Riverside optimizing compiler for configurable computing (ROCCC) was started as a project at The University of California, Riverside in 2002. To put in a historical context: Field programmable gate arrays (FPGAs) were much smaller, and slower, then they are today (2015); Graphics processing units (GPUs) were used exclusively for graphics; reconfigurable computing was taking shape as a research area but not yet within the main stream of academic research, let alone in industrial production. However, multiple research projects had already demonstrated, many times over, the clear advantages and potentials of this nascent paradigm as an alternative that combines the re-programmability advantages of fixed data path devices (Central processing units (CPUs), Digital signal processors (DSPs) and GPUs) with the high speed of custom hardware (Application-specific integrated circuits (ASICs)). Within that time frame, the nearly exclusive focus of reconfigurable computing was on signal and image processing because of their streaming nature. Video processing was considered a future possibility to be realized when the size (area) and bandwidth capabilities of FPGAs got larger.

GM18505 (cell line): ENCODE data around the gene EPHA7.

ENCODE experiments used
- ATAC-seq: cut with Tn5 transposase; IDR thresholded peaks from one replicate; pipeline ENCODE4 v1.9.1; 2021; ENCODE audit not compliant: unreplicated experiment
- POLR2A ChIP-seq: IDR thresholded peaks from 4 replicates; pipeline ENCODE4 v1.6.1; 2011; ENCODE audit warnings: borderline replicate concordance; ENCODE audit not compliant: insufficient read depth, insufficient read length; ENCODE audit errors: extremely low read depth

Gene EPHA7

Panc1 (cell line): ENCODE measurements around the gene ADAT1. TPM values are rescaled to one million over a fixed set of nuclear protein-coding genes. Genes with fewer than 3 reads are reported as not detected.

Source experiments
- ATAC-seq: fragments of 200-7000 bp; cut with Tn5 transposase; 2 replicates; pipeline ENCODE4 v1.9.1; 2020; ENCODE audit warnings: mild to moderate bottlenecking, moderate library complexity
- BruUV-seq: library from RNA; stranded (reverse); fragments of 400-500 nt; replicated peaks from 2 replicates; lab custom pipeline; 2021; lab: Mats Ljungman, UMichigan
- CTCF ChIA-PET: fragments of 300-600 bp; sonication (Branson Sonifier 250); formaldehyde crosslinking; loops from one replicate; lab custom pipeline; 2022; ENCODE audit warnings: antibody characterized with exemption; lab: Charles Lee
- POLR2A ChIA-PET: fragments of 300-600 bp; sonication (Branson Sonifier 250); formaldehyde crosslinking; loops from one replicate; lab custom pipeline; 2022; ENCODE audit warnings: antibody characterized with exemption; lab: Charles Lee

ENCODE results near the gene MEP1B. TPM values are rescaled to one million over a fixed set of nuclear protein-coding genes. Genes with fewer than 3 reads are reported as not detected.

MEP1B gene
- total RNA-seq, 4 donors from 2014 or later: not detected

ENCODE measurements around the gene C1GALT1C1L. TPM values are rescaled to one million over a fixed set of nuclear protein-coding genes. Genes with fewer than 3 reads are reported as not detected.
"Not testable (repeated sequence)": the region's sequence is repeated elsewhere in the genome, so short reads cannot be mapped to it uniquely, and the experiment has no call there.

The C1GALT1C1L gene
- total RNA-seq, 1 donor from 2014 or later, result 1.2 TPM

The development of ROCCC at UC Riverside was supported, in part, by NSF Grants CCF-0745490, CCF-0811416, CCF-0905509, IIS-1144158, IIS-1161997, CCF-1219180. The development of ROCCC 2.0 from the initial ROCCC toolset was carried out at Jacquard Computing Inc. supported by the US Air Force Research Lab contract FA945309C0173.
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